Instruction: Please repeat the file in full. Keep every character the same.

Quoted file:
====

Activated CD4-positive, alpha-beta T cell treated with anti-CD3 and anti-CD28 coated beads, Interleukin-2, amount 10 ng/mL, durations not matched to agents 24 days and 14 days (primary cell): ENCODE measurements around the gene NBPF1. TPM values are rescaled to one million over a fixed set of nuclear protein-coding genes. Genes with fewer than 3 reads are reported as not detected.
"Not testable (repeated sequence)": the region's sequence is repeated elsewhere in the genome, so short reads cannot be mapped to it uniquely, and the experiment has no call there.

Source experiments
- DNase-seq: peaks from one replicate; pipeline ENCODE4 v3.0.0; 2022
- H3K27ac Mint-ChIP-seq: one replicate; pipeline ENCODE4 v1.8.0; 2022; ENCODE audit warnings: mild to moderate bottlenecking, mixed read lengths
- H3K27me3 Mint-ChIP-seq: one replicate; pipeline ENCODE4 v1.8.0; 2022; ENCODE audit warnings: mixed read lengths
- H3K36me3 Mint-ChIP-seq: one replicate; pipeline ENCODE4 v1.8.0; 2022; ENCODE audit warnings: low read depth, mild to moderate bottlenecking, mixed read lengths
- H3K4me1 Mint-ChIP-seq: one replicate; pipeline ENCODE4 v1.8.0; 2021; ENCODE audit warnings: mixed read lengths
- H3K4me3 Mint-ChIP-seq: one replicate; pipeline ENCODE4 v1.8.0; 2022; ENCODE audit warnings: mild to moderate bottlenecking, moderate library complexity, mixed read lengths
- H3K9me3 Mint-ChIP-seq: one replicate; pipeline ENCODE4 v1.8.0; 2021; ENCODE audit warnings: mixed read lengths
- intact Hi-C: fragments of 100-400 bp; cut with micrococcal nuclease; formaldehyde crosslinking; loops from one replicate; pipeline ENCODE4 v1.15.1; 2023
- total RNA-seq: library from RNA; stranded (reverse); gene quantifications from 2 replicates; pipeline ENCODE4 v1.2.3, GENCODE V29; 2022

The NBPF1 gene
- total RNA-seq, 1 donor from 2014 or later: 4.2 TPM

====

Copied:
Activated CD4-positive, alpha-beta T cell treated with anti-CD3 and anti-CD28 coated beads, Interleukin-2, amount 10 ng/mL, durations not matched to agents 24 days and 14 days (primary cell): ENCODE measurements around the gene NBPF1. TPM values are rescaled to one million over a fixed set of nuclear protein-coding genes. Genes with fewer than 3 reads are reported as not detected.
"Not testable (repeated sequence)": the region's sequence is repeated elsewhere in the genome, so short reads cannot be mapped to it uniquely, and the experiment has no call there.

Source experiments
- DNase-seq: peaks from one replicate; pipeline ENCODE4 v3.0.0; 2022
- H3K27ac Mint-ChIP-seq: one replicate; pipeline ENCODE4 v1.8.0; 2022; ENCODE audit warnings: mild to moderate bottlenecking, mixed read lengths
- H3K27me3 Mint-ChIP-seq: one replicate; pipeline ENCODE4 v1.8.0; 2022; ENCODE audit warnings: mixed read lengths
- H3K36me3 Mint-ChIP-seq: one replicate; pipeline ENCODE4 v1.8.0; 2022; ENCODE audit warnings: low read depth, mild to moderate bottlenecking, mixed read lengths
- H3K4me1 Mint-ChIP-seq: one replicate; pipeline ENCODE4 v1.8.0; 2021; ENCODE audit warnings: mixed read lengths
- H3K4me3 Mint-ChIP-seq: one replicate; pipeline ENCODE4 v1.8.0; 2022; ENCODE audit warnings: mild to moderate bottlenecking, moderate library complexity, mixed read lengths
- H3K9me3 Mint-ChIP-seq: one replicate; pipeline ENCODE4 v1.8.0; 2021; ENCODE audit warnings: mixed read lengths
- intact Hi-C: fragments of 100-400 bp; cut with micrococcal nuclease; formaldehyde crosslinking; loops from one replicate; pipeline ENCODE4 v1.15.1; 2023
- total RNA-seq: library from RNA; stranded (reverse); gene quantifications from 2 replicates; pipeline ENCODE4 v1.2.3, GENCODE V29; 2022

The NBPF1 gene
- total RNA-seq, 1 donor from 2014 or later: 4.2 TPM